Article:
Fighting a losing battle

Fighting a losing battle

For the last few months I’ve been in a really good place. Every once in a while I get derailed and the hard part for me is trying to get back on track.  I’m my own worst critic and I pick apart everything I’m doing wrong.  What sets me off this time?  A stinking number.  A number that won’t change even with my best efforts.  I’m sharing my story not for pity or for encouragement.  I’m not sharing it to be inspiring.  I’m sharing it because this is my life and it’s the life of many women I have come to know.  I speak for those who aren’t brave enough to share their story, but feel the same way as I do.  I speak about my experience with #PCOS and it’s not to whine about it.  I’m here to educate.  I’m here to be an advocate.  I’m here so that my voice can be heard along with those with me who have this chronic condition because truth be told, there is not enough information out there to help us all.

I’m on a search for help.  I’m at my wits end.  I’ve had people who are unfamiliar with PCOS try to give me advice and although I’m aware they are trying to do good, they don’t realize that I’m highly educated in this area and the methods they proclaim to work with weight loss do not apply to me.  My body doesn’t function properly.  It looks to the wrong places to burn calories.  It’s self-defeating.

Let me share my story with you.  For over 6 years I’ve been trying to turn my life around.  I’ve had spurts of success with weight loss in between pregnancies.  I’ve cleaning up my eating.  I’ve cut most processed foods out of my life.  I try my best to focus on what I read my body needs.  I do not have a doctor who specialized in PCOS.  I had a fertility specialist who specialized in it when we were suffering with fertility issues.  I was educated on medicines I needed take to help possibly get me pregnant.  At no time was I educated on how to eat, what exercises work best for women with PCOS (if you didn’t know some benefit us more than others).  Once our fertility needs were met, I no longer saw that doctor.   I need to find one.  I need a doctor who is more interested in my overall well-being than my fertility issues.  I am past that point in my life and now I am worried.  From my personal experience, doctors familiar with PCOS see it as a fertility issue.  It is so much more than that.  Once you are past child bearing age what do you do?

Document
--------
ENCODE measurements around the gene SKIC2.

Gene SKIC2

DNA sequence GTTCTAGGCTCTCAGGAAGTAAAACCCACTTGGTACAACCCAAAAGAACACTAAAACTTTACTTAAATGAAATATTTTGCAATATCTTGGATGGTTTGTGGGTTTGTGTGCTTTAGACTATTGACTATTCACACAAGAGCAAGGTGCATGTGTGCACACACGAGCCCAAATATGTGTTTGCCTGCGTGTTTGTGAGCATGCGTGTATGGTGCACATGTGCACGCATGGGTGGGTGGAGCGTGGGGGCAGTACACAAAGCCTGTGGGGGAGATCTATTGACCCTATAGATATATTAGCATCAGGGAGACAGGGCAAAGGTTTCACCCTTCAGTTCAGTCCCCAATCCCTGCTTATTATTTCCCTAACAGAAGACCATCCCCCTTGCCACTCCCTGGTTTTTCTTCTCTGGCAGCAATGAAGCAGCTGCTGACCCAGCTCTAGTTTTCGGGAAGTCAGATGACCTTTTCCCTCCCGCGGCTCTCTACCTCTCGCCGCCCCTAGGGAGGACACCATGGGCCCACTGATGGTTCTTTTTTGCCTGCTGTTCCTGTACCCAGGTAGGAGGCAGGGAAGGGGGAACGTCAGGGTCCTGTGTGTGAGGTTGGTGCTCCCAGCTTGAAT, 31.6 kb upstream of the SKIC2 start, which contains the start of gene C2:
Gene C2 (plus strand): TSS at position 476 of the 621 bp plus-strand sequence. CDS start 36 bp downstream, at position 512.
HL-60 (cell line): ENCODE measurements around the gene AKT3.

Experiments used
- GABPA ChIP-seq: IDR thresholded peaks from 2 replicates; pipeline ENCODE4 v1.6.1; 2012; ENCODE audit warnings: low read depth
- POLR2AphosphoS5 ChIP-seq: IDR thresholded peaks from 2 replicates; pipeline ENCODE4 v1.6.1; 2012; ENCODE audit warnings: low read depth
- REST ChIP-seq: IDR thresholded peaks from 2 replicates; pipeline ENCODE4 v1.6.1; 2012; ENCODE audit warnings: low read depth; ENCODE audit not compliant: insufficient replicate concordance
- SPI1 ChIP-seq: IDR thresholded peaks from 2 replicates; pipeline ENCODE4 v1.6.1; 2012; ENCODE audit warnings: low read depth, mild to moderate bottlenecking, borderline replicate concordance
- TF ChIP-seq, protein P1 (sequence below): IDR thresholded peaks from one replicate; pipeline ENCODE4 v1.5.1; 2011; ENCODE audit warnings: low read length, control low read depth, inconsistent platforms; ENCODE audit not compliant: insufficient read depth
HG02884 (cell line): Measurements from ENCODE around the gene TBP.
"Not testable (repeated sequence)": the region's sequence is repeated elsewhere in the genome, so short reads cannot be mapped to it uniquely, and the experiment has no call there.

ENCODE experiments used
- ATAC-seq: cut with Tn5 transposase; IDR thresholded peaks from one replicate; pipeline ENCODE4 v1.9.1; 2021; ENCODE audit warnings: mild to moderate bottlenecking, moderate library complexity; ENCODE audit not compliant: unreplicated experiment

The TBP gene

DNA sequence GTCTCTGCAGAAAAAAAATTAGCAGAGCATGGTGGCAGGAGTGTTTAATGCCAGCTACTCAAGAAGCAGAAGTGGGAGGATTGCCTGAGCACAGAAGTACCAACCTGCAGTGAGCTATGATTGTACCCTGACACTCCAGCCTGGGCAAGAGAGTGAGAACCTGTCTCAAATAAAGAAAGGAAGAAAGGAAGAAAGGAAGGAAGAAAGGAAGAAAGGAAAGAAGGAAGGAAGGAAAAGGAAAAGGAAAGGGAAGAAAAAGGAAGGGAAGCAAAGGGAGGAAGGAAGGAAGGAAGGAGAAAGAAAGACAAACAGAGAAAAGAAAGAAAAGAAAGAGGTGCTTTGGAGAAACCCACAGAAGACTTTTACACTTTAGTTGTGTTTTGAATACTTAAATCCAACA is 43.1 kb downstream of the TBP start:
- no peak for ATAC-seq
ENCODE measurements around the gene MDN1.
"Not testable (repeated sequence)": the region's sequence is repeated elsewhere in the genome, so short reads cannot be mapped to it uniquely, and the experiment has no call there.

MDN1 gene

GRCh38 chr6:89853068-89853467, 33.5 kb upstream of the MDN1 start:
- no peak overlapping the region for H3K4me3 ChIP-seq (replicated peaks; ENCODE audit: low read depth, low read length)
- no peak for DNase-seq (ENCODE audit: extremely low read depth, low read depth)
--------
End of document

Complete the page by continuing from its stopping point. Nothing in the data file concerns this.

This year I am turning 40.  Three years ago, I thought I had my life under control.  I was doing it right.  I was dropping weight.  I was eating right.  I was exercising with a trainer 3x a week.  I was running on my own another 3 days a week (Yes, that is the intensity it took for me to drop 40 lbs. of postpartum baby weight in 1 year).  Now, it’s not going so smoothly.  Having PCOS puts me in a precarious situation.  For one, weight gain comes super easy.  Weight loss is a battle.  As I age, I’m at a higher risk than most to develop high blood pressure, diabetes and high cholesterol.  I was baffled last year with my diagnosis of high blood pressure since I’ve been keeping such a close eye on my health.  It’s disheartening.  I worry that a cause of it has been the weight gain from my most current pregnancy that I can’t seem to drop.  I’m concerned about being obese and worry it will lead to being pre-diabetic.  I have people trying to encourage me…  “You’ll lose the weight, Ginny, don’t worry about it.  It’s not a big deal.  You look good.”  Well, looking good isn’t feeling good.  I know that weight is there.  I know that until I hit somewhere around 212 lbs. my hormones won’t level out.  It’s been my experience more than once. I’m stuck with nowhere to go at 235 lbs.  I have been for over 4 months.  It was a concern in September.  So much so that my doctor ran tests on my thyroid.  We tested my insulin levels.  I was put on Metformin on my request as a last resort even though I didn’t need it.  No one can figure out why I’m stuck.  It’s not like the effort isn’t there.